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Eugen Maria Karpf: “Bakunin and Marx”
Prison Niederschoenenfeld, Bavaria.
20th June 1920
Reprinted in Freedom Review 16 October 1982, Volume 43, number 20
Dear Comrade Tamlyn,
Your letter in No 372 of FREEDOM has given me much pleasure in my double imprisonment. For it proves to me that there are also in England people who have different conceptions about the Revolution from those put forward by party-programmes and literary theoreticians, under the penalty of being branded ‘not a true revolutionary’.
There are, I am sorry to say, too few of those who fearlessly and publicly stand up against hero- and leader-worship. It is not only the large, alas – too indolent body of Marx-worshipers which has to be moved. Many hesitate because the hornets-nest of literateurs and journalists, who as high-priests and apostles stand in the service of that indolent body of Marx-worshippers, is always ready to throw itself pitilessly upon everyone who tries to ‘drag their holiest possessions into the dust’. But they conveniently overlook one thing: not against their heroes or their revolutionary work are these attacks aimed, but against the comet’s-tail which, unconditionally admiring, attaches itself to them.
They all, before and after Marx, have done their part for the liberation of the working-class. But the working-class, as we learn from the course of history, from the moment when the first working man asked himself: why? And: for whom? – this always flows into the stream of the one, great movement which often for decades, centuries, flows under the surface, and when it comes above the surface is called revolution. And that is the point that only and alone matters. What have they, those heroes, may they as men, as investigators, as thinkers be as great as possible – what have they accomplished as Revolutionists? For Revolution is not a number of fights behind barricades or a matter of voting – Revolution is the conscious and by nature pre ordained struggle of life against decay, is the sudden coming to visibility of the writing with which nature writes her diary. But as little as she remains stationary, so little should we always and eternally repeat what a man has shown us once – also we have the duty to progress and to lay on the measure of our time to our history.
None of us will, for that reason, refuse recognition to the discoverer of that measure, just as none of us will allow himself to be forced to recognise that measure as the only infallible and absolutely right one. And none of us will admit that everything and only that will have the right to claim to be revolutionary which harmonises with that measure. Those who do and demand that, do not see that thereby they act contrary to the teachings of that man who has proclaimed the fact of the ever moving revolutionary development (Entwickelung) as his highest thesis.
And here you are right when you point out that Marx himself has given us the example.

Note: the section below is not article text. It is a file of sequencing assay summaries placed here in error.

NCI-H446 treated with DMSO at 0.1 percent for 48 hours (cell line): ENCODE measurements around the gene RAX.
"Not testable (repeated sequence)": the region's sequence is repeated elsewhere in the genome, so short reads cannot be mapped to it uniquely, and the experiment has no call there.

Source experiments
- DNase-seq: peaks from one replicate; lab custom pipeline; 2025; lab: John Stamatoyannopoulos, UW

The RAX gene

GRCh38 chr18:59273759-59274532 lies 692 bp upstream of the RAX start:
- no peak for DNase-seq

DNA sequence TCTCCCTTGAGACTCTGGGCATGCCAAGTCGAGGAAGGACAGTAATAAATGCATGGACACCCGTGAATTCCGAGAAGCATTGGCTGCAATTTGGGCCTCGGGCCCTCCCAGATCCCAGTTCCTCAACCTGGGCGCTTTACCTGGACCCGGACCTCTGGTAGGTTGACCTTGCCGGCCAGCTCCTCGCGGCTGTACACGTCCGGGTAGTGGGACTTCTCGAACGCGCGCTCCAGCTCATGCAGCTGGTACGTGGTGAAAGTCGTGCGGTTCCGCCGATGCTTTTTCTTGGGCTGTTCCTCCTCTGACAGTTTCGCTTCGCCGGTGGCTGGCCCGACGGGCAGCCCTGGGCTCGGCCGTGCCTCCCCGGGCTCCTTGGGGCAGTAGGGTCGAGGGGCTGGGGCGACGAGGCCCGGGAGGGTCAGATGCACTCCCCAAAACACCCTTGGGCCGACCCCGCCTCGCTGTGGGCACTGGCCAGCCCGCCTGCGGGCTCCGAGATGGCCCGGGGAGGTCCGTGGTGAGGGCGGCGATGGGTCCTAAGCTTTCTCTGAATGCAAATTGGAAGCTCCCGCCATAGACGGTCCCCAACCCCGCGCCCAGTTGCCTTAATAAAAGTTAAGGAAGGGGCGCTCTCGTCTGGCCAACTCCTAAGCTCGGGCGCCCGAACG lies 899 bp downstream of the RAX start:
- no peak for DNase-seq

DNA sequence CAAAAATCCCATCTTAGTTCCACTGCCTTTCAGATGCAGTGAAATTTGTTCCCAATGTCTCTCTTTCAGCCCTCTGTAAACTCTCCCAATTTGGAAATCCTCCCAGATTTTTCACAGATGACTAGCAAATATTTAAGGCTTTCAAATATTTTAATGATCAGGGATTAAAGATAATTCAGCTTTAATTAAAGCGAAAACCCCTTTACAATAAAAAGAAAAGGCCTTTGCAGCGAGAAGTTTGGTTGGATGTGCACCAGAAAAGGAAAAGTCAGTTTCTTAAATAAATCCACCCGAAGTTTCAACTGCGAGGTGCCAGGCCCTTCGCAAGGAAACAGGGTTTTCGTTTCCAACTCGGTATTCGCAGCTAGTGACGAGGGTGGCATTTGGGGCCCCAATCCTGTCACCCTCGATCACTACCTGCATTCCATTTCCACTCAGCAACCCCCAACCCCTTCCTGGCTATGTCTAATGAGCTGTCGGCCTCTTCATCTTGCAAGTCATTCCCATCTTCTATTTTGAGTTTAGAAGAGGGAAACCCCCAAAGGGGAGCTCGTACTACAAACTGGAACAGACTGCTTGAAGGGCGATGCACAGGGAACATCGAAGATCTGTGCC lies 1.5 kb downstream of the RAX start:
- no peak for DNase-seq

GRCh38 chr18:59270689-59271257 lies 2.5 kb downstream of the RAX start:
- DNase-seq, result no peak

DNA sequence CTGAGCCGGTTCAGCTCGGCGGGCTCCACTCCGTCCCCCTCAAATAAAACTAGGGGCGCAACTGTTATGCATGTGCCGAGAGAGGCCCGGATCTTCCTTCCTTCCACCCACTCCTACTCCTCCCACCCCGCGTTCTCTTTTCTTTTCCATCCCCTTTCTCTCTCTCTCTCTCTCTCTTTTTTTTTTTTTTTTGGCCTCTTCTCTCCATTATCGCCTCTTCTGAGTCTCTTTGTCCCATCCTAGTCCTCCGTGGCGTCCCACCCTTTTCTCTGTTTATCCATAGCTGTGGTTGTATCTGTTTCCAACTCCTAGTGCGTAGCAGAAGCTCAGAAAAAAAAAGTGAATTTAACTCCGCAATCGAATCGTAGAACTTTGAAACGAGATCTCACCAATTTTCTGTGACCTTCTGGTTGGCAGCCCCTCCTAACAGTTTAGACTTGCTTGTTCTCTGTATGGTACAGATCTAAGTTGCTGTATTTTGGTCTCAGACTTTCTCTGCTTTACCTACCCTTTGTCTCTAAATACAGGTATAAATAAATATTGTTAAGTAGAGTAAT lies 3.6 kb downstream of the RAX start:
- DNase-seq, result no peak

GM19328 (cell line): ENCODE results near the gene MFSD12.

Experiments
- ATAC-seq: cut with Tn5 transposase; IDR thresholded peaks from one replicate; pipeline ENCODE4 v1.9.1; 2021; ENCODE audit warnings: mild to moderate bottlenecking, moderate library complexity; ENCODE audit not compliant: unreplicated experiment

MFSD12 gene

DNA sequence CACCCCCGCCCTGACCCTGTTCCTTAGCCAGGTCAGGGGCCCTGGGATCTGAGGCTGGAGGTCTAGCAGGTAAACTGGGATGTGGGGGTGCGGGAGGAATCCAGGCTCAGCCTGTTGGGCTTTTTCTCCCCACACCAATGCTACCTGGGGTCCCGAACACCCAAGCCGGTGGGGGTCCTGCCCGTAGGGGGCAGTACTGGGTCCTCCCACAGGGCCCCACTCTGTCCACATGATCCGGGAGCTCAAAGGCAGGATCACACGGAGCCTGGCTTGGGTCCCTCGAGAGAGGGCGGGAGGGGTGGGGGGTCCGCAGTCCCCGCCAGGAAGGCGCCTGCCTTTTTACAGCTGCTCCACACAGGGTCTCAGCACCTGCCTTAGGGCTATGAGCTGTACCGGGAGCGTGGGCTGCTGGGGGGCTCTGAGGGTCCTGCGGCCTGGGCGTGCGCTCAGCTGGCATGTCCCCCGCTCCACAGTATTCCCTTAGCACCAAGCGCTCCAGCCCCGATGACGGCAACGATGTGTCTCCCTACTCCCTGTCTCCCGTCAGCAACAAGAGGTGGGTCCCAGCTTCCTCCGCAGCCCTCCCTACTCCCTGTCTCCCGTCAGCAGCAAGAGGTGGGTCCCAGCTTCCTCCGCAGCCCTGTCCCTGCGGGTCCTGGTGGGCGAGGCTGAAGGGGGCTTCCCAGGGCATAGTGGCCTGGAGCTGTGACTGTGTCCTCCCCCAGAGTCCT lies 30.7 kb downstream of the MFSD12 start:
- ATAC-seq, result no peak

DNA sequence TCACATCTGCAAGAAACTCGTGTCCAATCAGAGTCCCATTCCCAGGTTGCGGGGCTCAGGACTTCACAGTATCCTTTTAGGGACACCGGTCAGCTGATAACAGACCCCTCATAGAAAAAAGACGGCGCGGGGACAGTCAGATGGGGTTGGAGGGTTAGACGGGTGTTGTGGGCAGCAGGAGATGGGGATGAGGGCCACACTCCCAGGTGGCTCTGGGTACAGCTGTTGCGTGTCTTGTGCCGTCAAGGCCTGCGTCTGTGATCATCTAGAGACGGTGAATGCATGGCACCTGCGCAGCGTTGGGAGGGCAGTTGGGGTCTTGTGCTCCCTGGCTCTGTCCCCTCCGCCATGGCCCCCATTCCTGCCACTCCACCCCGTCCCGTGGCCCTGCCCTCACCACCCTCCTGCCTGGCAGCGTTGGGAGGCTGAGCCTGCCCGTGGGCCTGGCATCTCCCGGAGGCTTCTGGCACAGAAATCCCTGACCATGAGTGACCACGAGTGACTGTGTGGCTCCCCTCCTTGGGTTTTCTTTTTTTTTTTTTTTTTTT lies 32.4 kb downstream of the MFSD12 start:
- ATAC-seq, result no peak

To the questions about the relations of Marx to the German Social Democrats I will not reply this time; it would take up too much space. Although my verdict is personal, I want it also to be just. What it should be explains the first part of this letter. Perhaps I will write more fully in another letter.
Marx’s opposition to Bakunin was contrary to the revolutionary convictions as laid down in his works and letters. Personal quarrels and animosities played a great part. Before everything, Marx never made an attempt to do justice to Bakunin in any way. Even the part in Marx’s Revolution and Counter-revolution, in which Bakunin’s fearless leadership on the Barricades of Dresden in the year 1849 is fully admitted, does not speak against my opinion. The articles were compiled by Engels and appeared under Marx’s name. Altogether, Engels was the far more active (and important!) one of the two men. (The relations between Marx and Engels would be worth a closer study!) Marx’s unconditional belief in the world-historic role, which he thought was allotted to him, and the pertinacity with which he defended the exclusive truth of his teachings, did not allow him to give any credit or to admit any recognition of or significance to those who opposed his ideas. But in the conception of the nature of Revolution (Wesen der Revolution) there were fundamental differences between Bakunin and Marx. Bakunin’s critique and opposition proved by their success their justification. It is laugh able when the masses of Marx-worshippers believe that they find in the assertion of this and other facts a depreciation of the importance of Marx. We do not stand up against the Revolutionist Marx, but against the retrogressive, out-of-date part of his teachings, which with everything else Marx has said is blindly looked upon as gospel. And that only for the one reason, because it is meant to give to the comfortable masses the halo of the revolutionary, with which they clothe their unrevolutionary deeds and thoughts. There is no Backwards! and no Halt! in the Revolution – and Revolution is nothing other than Life, Growth -there exists only a Forward!
For us Forward-hastening and Forward-driving ones there is therefore no time for leisurely worship on the altar of past heroes and mortal leaders; it is our duty each in his own place to be hero and leader. Not the fame of a few, but the happiness of all is the aim of the Revolution.
We have no need to overthrow old gods, for we do not recognise gods, we only know comrades, fellow human beings, Revolutionists; to them we devote all our love! The god of Revolution is Humanity.
From my narrow cell I stretch out my hand to you in your country in the glad consciousness that there also truth and justice are to be found in the front rows in the fight for humanity. For us the victory!
With revolutionary greetings
EUGEN MARIA KARPF